The four inaugural fellows have now completed their yearlong fellowships, during which they created a significant body of work in both English and Arabic across a range of media. Their stories have now been added to the more than 1,500 authored by fellows since the program began.
Over the past 12 months, journalists Aney Mathew, Tarek Bazley (of Al Jazeera English), Buthaina al Janahi (of Al Arab newspaper), and Kathy Hearn have written about a range of mental health-related topics, including dementia from a care-giving perspective, an integrated approach to autism, the progress Qatar has made in addressing mental health issues, and Qatar’s vision for mental health.
Those suffering from mental illness are frequently supported by family and friends who have to deal with the toll that caregiving can take on their own lives. This issue was tackled by Aney Mathew through the work she undertook during her fellowship year.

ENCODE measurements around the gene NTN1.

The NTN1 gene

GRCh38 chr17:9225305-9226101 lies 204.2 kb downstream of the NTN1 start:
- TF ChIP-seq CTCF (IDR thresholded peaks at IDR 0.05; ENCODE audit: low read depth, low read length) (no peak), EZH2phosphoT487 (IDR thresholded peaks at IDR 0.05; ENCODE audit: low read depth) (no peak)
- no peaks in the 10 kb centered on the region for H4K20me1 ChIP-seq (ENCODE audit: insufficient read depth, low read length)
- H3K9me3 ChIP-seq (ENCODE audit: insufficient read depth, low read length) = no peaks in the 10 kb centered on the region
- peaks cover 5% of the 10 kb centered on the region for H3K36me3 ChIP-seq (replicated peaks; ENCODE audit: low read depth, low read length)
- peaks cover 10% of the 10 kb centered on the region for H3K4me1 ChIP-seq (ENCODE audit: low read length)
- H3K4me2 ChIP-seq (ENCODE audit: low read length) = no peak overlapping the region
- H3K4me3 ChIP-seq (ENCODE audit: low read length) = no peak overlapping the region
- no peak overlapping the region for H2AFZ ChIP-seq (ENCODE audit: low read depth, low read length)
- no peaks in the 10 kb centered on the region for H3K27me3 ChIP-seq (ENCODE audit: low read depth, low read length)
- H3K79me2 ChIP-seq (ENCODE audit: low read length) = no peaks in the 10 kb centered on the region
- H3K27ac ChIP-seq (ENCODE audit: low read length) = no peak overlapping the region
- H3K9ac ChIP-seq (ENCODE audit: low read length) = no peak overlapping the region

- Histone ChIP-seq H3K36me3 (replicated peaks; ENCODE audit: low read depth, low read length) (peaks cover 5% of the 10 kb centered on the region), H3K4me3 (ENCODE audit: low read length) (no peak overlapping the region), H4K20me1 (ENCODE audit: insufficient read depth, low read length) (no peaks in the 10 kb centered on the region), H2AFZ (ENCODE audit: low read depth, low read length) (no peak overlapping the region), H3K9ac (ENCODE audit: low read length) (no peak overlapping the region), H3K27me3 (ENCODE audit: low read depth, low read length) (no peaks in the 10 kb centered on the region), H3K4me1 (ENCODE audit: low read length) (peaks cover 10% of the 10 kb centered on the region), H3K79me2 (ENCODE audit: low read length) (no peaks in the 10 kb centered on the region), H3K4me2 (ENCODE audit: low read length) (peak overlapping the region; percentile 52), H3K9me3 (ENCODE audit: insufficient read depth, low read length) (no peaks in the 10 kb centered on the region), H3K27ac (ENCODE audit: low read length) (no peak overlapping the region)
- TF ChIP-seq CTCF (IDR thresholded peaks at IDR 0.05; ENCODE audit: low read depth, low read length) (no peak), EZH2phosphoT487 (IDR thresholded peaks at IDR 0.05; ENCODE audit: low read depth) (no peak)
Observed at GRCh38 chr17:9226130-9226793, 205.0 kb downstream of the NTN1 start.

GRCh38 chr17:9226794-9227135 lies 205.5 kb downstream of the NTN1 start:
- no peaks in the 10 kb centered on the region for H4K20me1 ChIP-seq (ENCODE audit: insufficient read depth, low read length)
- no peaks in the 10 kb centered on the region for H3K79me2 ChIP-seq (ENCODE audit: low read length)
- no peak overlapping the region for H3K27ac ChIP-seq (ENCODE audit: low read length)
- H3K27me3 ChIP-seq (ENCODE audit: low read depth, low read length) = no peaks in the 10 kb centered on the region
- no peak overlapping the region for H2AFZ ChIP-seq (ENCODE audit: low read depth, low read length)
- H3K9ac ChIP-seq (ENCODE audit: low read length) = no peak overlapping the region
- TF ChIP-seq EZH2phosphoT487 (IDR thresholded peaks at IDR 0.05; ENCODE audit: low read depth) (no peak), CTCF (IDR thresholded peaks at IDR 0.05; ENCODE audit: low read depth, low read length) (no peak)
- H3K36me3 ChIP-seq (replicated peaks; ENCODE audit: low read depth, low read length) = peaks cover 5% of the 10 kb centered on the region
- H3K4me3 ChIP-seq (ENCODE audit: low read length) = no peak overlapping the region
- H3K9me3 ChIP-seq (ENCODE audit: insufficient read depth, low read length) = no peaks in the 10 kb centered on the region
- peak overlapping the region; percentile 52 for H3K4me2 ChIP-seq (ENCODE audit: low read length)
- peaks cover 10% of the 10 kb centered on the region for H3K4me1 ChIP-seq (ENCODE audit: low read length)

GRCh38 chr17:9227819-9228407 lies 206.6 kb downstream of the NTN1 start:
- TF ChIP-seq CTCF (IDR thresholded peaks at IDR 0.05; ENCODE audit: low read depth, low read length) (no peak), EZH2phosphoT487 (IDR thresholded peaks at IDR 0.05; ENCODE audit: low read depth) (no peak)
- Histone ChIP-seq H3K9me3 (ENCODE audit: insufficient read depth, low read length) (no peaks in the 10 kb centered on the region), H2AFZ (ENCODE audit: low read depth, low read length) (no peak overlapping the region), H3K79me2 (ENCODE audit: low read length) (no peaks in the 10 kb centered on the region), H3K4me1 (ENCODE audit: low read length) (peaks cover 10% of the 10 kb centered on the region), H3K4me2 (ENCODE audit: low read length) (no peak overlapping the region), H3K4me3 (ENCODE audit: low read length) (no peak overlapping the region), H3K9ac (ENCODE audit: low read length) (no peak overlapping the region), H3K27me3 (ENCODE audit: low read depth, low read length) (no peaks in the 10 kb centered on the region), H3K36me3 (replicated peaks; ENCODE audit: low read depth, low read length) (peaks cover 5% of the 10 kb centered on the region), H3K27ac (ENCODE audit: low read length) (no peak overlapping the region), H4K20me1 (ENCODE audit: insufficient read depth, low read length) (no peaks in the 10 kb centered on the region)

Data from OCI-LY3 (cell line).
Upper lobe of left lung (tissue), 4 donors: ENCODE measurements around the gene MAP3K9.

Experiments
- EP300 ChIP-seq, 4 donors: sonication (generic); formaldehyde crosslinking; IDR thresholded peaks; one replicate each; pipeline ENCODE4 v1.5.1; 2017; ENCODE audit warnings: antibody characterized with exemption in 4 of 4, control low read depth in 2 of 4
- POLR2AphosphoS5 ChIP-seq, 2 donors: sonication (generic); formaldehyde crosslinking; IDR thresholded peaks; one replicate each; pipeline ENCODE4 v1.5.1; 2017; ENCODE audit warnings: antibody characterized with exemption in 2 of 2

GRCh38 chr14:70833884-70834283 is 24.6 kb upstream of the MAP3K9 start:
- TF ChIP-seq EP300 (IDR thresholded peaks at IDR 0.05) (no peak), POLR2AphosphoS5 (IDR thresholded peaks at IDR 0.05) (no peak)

For ‘Dementia: a Caregiver’s Testimony’, Mathew spoke at length to Malak Zabara, who along with her mother has taken on the role of caregiver to her father. Mathew’s piece describes how Zabara’s life has changed since she started looking after her father, who was diagnosed with dementia some 14-years ago, detailing the emotional and physical toll the situation has had on the entire family. In ‘Autism: Walking the Parental Tightrope’, Mathew wrote and reported on the exhaustion and loneliness parents face when raising an autistic child.
“Caregivers are truly unsung heroes whose stories often go unrecognized or are misinterpreted or misunderstood,” Mathew explained. She says she “aims to give a heartbeat” to her articles on mental health rather than to just present facts and figures on the problem in Qatar, and that she has decided, as a result of her participation in the fellowship program, to continue highlighting mental illness in her future work.